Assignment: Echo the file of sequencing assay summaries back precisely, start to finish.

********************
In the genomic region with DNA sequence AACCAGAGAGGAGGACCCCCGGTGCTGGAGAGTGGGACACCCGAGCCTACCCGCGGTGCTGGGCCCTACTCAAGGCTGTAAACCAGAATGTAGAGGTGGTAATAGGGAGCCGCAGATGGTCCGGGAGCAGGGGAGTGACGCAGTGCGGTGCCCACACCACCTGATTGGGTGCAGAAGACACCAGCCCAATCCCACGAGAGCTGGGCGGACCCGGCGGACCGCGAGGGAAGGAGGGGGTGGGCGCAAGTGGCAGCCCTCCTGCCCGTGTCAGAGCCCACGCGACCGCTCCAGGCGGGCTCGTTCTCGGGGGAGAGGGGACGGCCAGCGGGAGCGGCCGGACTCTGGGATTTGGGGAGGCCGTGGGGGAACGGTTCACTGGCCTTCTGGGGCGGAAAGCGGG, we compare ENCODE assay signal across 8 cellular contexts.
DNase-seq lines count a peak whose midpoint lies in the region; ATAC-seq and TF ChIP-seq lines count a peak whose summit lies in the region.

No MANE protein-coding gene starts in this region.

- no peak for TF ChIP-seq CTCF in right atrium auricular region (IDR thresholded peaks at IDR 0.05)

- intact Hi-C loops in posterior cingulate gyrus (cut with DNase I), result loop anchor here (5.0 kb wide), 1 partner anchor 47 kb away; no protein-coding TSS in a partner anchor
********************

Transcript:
In the genomic region with DNA sequence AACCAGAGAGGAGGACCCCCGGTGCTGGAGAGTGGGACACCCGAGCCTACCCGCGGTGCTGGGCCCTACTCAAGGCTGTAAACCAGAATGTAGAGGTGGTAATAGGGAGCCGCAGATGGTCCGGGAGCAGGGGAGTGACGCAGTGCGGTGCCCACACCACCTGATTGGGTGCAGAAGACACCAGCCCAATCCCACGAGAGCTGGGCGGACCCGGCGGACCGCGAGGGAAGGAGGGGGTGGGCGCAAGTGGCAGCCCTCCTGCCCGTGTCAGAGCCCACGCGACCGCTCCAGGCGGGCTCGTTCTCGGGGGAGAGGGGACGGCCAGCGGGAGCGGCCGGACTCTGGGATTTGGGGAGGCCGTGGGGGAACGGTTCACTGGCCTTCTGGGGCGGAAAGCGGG, we compare ENCODE assay signal across 8 cellular contexts.
DNase-seq lines count a peak whose midpoint lies in the region; ATAC-seq and TF ChIP-seq lines count a peak whose summit lies in the region.

No MANE protein-coding gene starts in this region.

- no peak for TF ChIP-seq CTCF in right atrium auricular region (IDR thresholded peaks at IDR 0.05)

- intact Hi-C loops in posterior cingulate gyrus (cut with DNase I), result loop anchor here (5.0 kb wide), 1 partner anchor 47 kb away; no protein-coding TSS in a partner anchor